Directed by Michael Anderson
Starring Richard Crenna, Ben Cross, Paul Gross, Julie Cox
With Atlantic shipping in the Victorian age beset by some kind of maritime prankster who delights in ramming ships, the authorities ask Professor Arronax (Crenna) to investigate the possibility that the attacker is a ‘proto-leviathan’, an unevolved deep-sea relict of a past age. With harpoonist Ned Land (Gross) on board to bag the beast, and the professor’s daughter Sophie (Cox) – disguised, not very convincingly, as a boy, with the subtle pseudonym of ‘Charles Darwin’ – the good ship Abraham Lincoln sets out. The ‘beast’ resists harpoons and cannon fire, and rams the ship, spilling everyone with a name into the water to be rescued by Captain Nemo (Cross) and the submarine Nautilus. But then you knew that.
Professor Arronax buddies up with Nemo, while the good Captain and Mr Land go nose-to-nose in pursuit of Sophie (Nemo’s opening gambit: ‘My daughter would have been the same age as you if she wasn’t dead’) and Ned tries to escape. Nemo tries to have Ned bumped off, but fails. The Nautilus sinks the Abe Lincoln as Nemo’s declaration of war on the imperial powers who invaded his small and non-specific country and killed his family.
The ship gets attack by a proto-leviathan (what, no squid?), which Neddy kills. Nemo lets his prisoners go, submerging under them just to fuck with their heads before releasing a life raft and sailing away.
What’s wrong with it?
Well, the Nautilus is a good place to start. It’s a masterpiece of retro design that looks like it comes right out of Austin Powers. When Sophie and her father change into Nautilus uniforms you can just imagine Nemo asking ‘do you like your quasi-futuristic outfits? I designed them myself’. The alarm klaxon sounds way too modern, and is in fact the exact same noise as the siren in the military base in Terminator 3. The whole thing looks less like a cool, grandiose Victorian steampunky design than like a Disney theme-park ride.
Then there’s the master of the Nautilus. The guy clearly wants to be James Mason, and is also way too English to be the king-in-exile of a conquered land, even if he was Oxford educated. Plus, the whole thing of him macking on a girl he admits is young enough to be his daughter is just a little grotesque. The rest of the cast do little better: Paul Gross is dully macho, Crenna is blandly patrician and Cox is tediously winsome.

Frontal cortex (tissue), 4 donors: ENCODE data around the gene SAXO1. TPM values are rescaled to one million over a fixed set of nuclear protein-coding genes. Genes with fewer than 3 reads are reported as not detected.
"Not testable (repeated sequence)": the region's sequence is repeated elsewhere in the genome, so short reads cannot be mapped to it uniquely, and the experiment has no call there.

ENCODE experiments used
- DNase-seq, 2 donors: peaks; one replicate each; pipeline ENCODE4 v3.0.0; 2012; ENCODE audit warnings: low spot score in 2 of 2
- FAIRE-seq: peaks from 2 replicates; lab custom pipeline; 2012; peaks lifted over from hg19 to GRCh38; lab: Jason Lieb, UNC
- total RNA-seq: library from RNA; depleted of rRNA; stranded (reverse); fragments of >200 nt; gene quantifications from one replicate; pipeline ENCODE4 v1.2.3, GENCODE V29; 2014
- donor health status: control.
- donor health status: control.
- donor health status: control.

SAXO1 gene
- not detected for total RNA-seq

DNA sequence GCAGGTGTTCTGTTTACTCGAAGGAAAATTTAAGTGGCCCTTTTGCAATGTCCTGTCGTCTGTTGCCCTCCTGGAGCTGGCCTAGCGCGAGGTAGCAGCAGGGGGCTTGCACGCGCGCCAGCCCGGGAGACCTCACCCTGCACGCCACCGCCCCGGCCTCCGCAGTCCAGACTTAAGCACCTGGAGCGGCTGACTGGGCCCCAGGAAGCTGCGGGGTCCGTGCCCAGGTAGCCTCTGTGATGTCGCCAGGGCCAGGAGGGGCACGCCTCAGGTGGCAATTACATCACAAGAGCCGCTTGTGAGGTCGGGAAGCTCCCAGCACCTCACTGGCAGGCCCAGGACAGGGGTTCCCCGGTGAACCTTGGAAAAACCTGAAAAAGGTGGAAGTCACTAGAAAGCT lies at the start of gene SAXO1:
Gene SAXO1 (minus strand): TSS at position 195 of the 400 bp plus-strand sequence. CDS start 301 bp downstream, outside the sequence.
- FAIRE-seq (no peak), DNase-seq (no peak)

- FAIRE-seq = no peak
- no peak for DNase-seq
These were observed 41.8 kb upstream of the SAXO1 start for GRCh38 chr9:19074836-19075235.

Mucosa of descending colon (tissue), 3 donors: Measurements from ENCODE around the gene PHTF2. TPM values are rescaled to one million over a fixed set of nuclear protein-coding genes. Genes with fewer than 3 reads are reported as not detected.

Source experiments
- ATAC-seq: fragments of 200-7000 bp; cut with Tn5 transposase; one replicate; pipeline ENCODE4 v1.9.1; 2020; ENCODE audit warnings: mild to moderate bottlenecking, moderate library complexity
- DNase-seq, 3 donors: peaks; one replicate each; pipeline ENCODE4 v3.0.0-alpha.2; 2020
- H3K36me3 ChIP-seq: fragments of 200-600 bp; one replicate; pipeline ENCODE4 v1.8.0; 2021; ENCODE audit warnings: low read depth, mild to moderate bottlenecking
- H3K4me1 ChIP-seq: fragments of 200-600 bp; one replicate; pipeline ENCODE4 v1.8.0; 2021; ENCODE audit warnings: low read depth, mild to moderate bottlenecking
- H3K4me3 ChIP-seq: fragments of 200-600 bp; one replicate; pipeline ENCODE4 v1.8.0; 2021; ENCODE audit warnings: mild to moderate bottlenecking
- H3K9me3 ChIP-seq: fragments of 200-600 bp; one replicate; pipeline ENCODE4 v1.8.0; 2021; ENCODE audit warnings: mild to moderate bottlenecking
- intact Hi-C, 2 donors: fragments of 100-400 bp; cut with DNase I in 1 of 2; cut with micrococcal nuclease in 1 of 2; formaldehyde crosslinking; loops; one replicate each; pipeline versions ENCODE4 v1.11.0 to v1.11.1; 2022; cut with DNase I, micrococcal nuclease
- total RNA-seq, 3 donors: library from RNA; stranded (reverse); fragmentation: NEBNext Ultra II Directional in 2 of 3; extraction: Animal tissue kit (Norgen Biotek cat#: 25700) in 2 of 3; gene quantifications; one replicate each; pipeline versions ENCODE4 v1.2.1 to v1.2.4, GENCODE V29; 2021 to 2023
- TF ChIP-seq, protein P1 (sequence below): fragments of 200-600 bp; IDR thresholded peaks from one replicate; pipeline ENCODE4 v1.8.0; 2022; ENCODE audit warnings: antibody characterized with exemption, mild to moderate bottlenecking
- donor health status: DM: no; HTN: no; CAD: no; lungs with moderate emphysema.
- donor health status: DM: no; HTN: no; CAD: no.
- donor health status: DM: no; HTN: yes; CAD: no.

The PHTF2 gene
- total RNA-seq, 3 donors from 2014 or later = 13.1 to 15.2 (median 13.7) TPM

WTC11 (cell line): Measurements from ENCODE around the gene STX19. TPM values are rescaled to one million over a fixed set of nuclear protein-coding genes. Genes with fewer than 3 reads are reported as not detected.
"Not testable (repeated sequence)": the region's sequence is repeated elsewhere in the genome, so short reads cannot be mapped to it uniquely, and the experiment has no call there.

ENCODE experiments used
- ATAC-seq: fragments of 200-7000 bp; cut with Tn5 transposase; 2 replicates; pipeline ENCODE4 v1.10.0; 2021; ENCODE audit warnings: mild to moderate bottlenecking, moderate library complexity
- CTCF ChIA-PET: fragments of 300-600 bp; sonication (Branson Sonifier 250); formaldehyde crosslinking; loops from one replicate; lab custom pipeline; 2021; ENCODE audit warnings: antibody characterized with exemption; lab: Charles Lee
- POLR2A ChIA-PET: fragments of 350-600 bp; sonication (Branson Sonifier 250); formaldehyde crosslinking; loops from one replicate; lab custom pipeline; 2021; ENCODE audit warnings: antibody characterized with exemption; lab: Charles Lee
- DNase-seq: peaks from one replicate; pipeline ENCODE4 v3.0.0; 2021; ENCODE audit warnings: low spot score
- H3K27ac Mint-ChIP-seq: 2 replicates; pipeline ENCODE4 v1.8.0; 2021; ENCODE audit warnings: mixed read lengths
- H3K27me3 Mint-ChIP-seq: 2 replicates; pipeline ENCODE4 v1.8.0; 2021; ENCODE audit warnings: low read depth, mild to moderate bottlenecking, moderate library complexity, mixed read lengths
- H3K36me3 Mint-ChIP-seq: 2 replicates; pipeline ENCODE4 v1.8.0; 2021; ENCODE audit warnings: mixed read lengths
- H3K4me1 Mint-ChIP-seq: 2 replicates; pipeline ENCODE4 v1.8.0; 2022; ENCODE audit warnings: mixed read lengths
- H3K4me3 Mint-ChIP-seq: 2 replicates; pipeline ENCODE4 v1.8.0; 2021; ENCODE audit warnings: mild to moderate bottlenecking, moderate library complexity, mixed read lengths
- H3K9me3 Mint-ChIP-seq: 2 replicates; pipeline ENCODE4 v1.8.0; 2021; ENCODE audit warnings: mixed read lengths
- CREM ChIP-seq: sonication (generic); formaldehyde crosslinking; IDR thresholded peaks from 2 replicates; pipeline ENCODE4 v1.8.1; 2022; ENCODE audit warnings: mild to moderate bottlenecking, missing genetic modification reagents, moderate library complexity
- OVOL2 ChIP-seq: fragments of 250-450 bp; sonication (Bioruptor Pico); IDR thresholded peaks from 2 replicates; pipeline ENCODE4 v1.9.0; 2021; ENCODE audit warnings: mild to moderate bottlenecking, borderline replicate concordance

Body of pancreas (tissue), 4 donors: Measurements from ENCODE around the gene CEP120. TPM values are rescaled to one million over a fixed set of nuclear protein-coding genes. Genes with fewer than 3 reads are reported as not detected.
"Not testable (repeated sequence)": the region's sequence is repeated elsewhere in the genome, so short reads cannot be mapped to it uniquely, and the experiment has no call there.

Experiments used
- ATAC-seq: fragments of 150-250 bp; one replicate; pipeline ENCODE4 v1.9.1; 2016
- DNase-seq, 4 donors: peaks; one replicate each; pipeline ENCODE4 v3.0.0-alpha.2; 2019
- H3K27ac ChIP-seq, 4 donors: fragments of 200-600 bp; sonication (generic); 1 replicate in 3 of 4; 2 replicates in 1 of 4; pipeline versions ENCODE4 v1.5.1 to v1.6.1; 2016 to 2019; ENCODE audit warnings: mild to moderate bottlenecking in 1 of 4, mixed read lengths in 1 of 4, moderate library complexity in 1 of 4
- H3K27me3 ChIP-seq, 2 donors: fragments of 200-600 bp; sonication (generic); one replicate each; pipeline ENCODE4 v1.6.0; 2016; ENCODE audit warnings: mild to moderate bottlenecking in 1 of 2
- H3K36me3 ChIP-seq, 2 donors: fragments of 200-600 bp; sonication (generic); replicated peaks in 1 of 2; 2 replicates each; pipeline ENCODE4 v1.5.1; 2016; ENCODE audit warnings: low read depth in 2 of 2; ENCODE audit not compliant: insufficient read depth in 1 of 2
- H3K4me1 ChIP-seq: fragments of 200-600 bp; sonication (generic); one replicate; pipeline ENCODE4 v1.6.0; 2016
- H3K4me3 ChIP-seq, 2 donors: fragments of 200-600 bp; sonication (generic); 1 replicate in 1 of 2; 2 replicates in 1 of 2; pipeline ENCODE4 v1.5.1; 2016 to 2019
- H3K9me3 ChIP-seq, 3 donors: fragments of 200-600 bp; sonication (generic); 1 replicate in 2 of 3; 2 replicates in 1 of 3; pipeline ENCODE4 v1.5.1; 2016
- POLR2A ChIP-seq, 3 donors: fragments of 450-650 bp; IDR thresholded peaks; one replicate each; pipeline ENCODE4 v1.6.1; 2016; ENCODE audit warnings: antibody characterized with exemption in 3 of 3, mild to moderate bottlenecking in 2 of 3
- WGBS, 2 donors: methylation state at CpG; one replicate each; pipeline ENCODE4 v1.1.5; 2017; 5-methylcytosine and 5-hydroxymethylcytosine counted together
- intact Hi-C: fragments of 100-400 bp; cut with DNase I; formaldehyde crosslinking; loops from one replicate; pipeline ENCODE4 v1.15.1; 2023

Which brings me to the problem of Sophie. Clearly interjected to add some breasts to the proceedings, the character is a blatant anachronism. This wouldn’t matter so much if they didn’t draw attention to it by having her dress up as a principle boy and then have Ned goggle at being introduced to ‘Mr’ Darwin, since she’s clearly nothing of the kind. Her presence further reduces the ideological conflict between Land and Nemo to macho chest-beating.
The dialogue is stilted and reeks of bad rep theatre, with lines like: “Are you Professor Arronax, Holder of the Chair of Marine Biology at Harvard Universtiy?” ‘Why no,’ you feel the answer should come. ‘I’m just breaking into his lab and his assistants haven’t noticed yet’.
Finally, the film clearly models a lot of its content on the old Disney Leagues, which was a far superior film, and when a fifty year old Disney film kicks your arse in the special effects field, you know you’re in trouble.
What’s right with it?
Well, not a lot really, save perhaps that what I saw was cut down from a miniseries which one must assume contained more of the same.
How bad is it really?
20,000 Leagues Under the Sea is an aggressive waste of filmstock. The action is dull, the romance bland and the human interest utterly lacking. Cross’ attempt to simulate the mannered performance of James Mason only makes you yearn for the older version, and indeed Cox’s huge eyes do little but put one in mind of Peter Lorre, who essentially played her role in that movie.
Some might miss Ned Land’s ‘Got a Whale of a Tale’ sea shantying antics, but on the plus side at least Paul Gross doesn’t get to sing.
When the giant squid has the sub on the surface, and Nemo tells them they are about to go face-to-face with the most tenacious of all sea beast…Oh, wait; that’s the old Disney version. Never mind then.
What’s up with…?
The proto-leviathan? I mean, what did they think? ‘The giant squid is passé; let’s do something different’. It’s like the director who decided that the ‘to be or not to be’ soliloquy had been done to death and left it out of his version of Hamlet.
The dinner-party introductions? ‘My name is professor Arronax.’ ‘Not the famous marine biologist?’ ‘No; I’m a plumber. I work with daleks. On a ship at sea. Yes! The marine biologist!’
Nemo’s appeal-to-incest chat-up lines? Yick.
Production values: A version of the film from fifty years before kicked this film’s arse in every element of production, from design to special effects. 20
Dialogue and performances: Painfully stilted performances from wooden actors playing cookie-cutter characters. Nemo is without nobility, Arronax without dignity, Land without integrity and Sophie without…well, any defining features but the exceptionally obvious. The dialogue is the worst however; trite to the point of being insulting. 18
Plot and execution: This is a film without narrative drive. Everyone just meanders through, without goals, deadlines or pressures. The whole thing is a soggy mess, without tension or drama. What a mess. 18
Randomness: Not a whole lot, but God damnit! I want a giant squid! Bonus points for removing the giant squid. I mean, this is 20,000 Leagues Under the Sea; we expect a squid. We deserve a squid after two-and-a-half-hours of this stinkburger! 16
Waste of potential: Disney did better with this classic story of gripping adventure! Bunch of Muppets. And not the funny kind of Muppets. 20,000 Muppets Under the Sea I’d pay to see, I tells ya. 20